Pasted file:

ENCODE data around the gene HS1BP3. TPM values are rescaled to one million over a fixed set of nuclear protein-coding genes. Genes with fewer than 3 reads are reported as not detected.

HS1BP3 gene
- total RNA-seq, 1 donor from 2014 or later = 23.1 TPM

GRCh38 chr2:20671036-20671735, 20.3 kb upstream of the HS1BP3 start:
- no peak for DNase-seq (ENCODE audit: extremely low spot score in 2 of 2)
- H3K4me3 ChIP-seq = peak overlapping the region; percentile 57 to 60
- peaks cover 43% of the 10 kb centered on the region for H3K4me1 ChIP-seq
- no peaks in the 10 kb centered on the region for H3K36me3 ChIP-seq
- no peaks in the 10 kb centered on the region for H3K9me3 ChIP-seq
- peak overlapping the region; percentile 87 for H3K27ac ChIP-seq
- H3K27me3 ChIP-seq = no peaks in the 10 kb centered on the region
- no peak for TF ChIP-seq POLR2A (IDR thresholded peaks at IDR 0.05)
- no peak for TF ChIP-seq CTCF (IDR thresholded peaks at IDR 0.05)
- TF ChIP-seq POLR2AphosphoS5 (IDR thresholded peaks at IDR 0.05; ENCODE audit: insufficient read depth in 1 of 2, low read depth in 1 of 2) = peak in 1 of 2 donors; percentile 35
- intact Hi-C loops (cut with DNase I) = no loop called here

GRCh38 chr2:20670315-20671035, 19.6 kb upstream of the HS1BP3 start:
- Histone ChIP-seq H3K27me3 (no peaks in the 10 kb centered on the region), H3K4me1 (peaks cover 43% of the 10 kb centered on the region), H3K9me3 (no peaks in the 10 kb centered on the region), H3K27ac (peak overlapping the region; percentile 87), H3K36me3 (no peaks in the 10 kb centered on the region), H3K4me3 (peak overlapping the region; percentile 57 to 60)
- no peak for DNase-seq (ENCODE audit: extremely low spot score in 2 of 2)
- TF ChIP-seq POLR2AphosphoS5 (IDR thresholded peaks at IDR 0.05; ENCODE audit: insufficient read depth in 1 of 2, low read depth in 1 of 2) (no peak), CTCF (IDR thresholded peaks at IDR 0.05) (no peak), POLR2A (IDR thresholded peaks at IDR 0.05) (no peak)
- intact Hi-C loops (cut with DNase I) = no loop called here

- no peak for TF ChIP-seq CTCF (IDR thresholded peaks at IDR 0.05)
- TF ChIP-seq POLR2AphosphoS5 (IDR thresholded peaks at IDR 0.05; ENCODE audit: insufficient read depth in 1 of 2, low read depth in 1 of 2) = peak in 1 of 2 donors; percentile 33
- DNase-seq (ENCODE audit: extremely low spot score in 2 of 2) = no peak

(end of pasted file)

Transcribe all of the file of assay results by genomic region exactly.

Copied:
ENCODE data around the gene HS1BP3. TPM values are rescaled to one million over a fixed set of nuclear protein-coding genes. Genes with fewer than 3 reads are reported as not detected.

HS1BP3 gene
- total RNA-seq, 1 donor from 2014 or later = 23.1 TPM

GRCh38 chr2:20671036-20671735, 20.3 kb upstream of the HS1BP3 start:
- no peak for DNase-seq (ENCODE audit: extremely low spot score in 2 of 2)
- H3K4me3 ChIP-seq = peak overlapping the region; percentile 57 to 60
- peaks cover 43% of the 10 kb centered on the region for H3K4me1 ChIP-seq
- no peaks in the 10 kb centered on the region for H3K36me3 ChIP-seq
- no peaks in the 10 kb centered on the region for H3K9me3 ChIP-seq
- peak overlapping the region; percentile 87 for H3K27ac ChIP-seq
- H3K27me3 ChIP-seq = no peaks in the 10 kb centered on the region
- no peak for TF ChIP-seq POLR2A (IDR thresholded peaks at IDR 0.05)
- no peak for TF ChIP-seq CTCF (IDR thresholded peaks at IDR 0.05)
- TF ChIP-seq POLR2AphosphoS5 (IDR thresholded peaks at IDR 0.05; ENCODE audit: insufficient read depth in 1 of 2, low read depth in 1 of 2) = peak in 1 of 2 donors; percentile 35
- intact Hi-C loops (cut with DNase I) = no loop called here

GRCh38 chr2:20670315-20671035, 19.6 kb upstream of the HS1BP3 start:
- Histone ChIP-seq H3K27me3 (no peaks in the 10 kb centered on the region), H3K4me1 (peaks cover 43% of the 10 kb centered on the region), H3K9me3 (no peaks in the 10 kb centered on the region), H3K27ac (peak overlapping the region; percentile 87), H3K36me3 (no peaks in the 10 kb centered on the region), H3K4me3 (peak overlapping the region; percentile 57 to 60)
- no peak for DNase-seq (ENCODE audit: extremely low spot score in 2 of 2)
- TF ChIP-seq POLR2AphosphoS5 (IDR thresholded peaks at IDR 0.05; ENCODE audit: insufficient read depth in 1 of 2, low read depth in 1 of 2) (no peak), CTCF (IDR thresholded peaks at IDR 0.05) (no peak), POLR2A (IDR thresholded peaks at IDR 0.05) (no peak)
- intact Hi-C loops (cut with DNase I) = no loop called here

- no peak for TF ChIP-seq CTCF (IDR thresholded peaks at IDR 0.05)
- TF ChIP-seq POLR2AphosphoS5 (IDR thresholded peaks at IDR 0.05; ENCODE audit: insufficient read depth in 1 of 2, low read depth in 1 of 2) = peak in 1 of 2 donors; percentile 33
- DNase-seq (ENCODE audit: extremely low spot score in 2 of 2) = no peak